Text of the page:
June 6, 2011

Today you should read: Psalm 24

“Who is the King of Glory?” — Psalm 24

“Who do you say that I am? — Jesus in Mark 8:29

Those are the two of the most important questions ever asked. They both find their “yes and amen” in Jesus Christ. Peter responded correctly when he said to Jesus, “You are the Messiah”, the Chosen One… the King of Glory. The author of Hebrews called Jesus a better King than Melchizedek, king of Salem (a name which means “king of righteousness, king of peace”).

Who is the King of Glory? JESUS.

I find it very interesting where this Psalm lies. Many Bible scholars say that Psalm 22, 23, and 24 are a description of Jesus as King. I wholeheartedly embrace this perspective. It points so clearly to the life of Christ:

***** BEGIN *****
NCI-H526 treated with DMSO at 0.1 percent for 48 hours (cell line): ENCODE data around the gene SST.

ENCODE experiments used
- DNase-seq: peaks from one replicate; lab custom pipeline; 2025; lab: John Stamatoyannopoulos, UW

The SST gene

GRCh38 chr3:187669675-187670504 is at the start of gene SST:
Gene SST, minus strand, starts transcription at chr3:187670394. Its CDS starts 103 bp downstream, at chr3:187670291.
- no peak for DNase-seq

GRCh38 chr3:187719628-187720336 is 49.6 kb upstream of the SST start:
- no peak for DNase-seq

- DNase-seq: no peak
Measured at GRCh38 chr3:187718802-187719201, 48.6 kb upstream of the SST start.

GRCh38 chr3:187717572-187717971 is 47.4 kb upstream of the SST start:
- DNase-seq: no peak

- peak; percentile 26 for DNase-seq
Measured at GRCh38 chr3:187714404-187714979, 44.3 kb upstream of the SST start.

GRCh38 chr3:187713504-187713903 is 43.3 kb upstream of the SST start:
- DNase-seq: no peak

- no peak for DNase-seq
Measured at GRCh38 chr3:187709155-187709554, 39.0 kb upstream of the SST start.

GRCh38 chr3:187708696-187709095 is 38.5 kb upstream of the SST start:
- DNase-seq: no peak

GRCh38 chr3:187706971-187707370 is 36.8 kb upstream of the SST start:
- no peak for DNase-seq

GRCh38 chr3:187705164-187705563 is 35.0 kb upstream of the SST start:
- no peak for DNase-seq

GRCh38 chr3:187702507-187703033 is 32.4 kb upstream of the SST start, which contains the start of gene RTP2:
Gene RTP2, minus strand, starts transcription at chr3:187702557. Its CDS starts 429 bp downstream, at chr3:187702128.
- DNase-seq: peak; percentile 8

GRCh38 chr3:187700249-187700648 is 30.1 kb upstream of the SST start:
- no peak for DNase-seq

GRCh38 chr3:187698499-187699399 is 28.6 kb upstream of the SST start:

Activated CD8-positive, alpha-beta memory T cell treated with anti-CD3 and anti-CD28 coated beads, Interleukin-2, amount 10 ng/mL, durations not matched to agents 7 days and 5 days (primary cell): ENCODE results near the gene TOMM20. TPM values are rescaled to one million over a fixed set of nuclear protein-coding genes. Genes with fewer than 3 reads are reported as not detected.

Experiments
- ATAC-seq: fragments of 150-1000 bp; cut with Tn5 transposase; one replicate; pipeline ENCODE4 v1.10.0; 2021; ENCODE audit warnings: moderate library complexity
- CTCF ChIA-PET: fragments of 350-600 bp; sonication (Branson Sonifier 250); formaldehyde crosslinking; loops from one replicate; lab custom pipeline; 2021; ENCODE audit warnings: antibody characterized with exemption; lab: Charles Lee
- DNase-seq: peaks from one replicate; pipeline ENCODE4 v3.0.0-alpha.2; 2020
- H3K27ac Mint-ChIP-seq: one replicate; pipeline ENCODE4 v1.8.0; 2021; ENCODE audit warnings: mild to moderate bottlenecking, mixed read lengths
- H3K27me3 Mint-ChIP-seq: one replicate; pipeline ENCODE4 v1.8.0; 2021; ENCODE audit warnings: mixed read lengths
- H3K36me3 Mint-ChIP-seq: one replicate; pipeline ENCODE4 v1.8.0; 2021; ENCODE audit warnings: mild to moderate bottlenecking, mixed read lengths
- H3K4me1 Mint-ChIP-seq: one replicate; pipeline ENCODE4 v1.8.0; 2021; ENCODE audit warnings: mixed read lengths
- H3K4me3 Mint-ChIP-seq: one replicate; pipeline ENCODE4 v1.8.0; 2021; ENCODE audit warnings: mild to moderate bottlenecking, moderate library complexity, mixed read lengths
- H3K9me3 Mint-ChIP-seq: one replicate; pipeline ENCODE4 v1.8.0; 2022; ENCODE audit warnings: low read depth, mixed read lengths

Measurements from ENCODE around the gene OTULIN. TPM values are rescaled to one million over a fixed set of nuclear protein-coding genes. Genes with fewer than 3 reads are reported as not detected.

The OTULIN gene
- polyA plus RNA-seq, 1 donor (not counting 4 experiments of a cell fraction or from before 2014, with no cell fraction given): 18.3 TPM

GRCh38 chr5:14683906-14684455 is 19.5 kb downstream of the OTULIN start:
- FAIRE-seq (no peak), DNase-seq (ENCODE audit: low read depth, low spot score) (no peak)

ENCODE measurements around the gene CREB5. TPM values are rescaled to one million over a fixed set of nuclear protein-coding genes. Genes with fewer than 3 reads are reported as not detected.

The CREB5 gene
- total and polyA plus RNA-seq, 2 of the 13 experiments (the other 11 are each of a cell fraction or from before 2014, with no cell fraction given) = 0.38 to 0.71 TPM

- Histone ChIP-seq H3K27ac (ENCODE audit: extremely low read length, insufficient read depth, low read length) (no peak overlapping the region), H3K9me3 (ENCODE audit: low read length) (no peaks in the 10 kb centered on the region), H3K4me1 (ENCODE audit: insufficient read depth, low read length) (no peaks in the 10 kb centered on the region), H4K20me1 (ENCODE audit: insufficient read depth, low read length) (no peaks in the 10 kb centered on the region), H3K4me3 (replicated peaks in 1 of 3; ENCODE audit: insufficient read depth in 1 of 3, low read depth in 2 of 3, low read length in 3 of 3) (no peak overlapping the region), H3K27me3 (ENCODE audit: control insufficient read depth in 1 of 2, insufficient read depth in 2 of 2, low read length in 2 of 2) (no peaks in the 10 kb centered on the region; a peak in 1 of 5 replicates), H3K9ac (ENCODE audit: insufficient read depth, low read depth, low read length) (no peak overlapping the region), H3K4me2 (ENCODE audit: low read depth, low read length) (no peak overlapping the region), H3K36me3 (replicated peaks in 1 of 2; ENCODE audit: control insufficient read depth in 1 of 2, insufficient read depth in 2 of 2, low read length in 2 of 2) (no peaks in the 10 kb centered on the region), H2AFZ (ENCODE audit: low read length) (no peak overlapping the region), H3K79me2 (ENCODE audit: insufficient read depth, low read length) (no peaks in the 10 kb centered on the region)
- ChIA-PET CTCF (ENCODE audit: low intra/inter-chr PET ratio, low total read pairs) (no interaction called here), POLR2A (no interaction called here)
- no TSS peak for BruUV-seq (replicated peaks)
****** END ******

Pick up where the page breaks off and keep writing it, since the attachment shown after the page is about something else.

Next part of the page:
Psalm 22 depicts the Suffering King who would lay His life down on the cross for us. He would say the bitter words, “My God, My God! Why have you forsaken me?”

In Psalm 23, we see the exalted Christ as Shepherd King, the one who “lays His life down for His sheep” (John 10) and guides His sheep with infinite wisdom to the greenest of pastures: heaven.

In today’s psalm, Jesus is clearly the King of Glory. Verses 1 & 2 point to God as Creator. This, of course is emphasized in Genesis 1, but we find in Colossians 1 and John 1 that Jesus is God the Creator. All things were created by Him and for Him. In verses 3 & 4, the question is posed, “Who can ascend to the holy mountain of God?” Only One with clean hands and a pure heart (read Revelation 5 when you get a chance). Jesus went to God for us with His perfect life and bridged the chasm our sin had caused. Verses 7-10 ask the question we’ve been discussing from the start of today’s post: “Who is the King of Glory?” Look at the description found in those verses…

Strong & mighty, invincible in battle, the Lord of Heavens Armies. Jesus defeated death by death and overcame it in His resurrection. He overcame our sin. He will overcome Satan and all the evil found in this world. He is the strongest and the mightiest.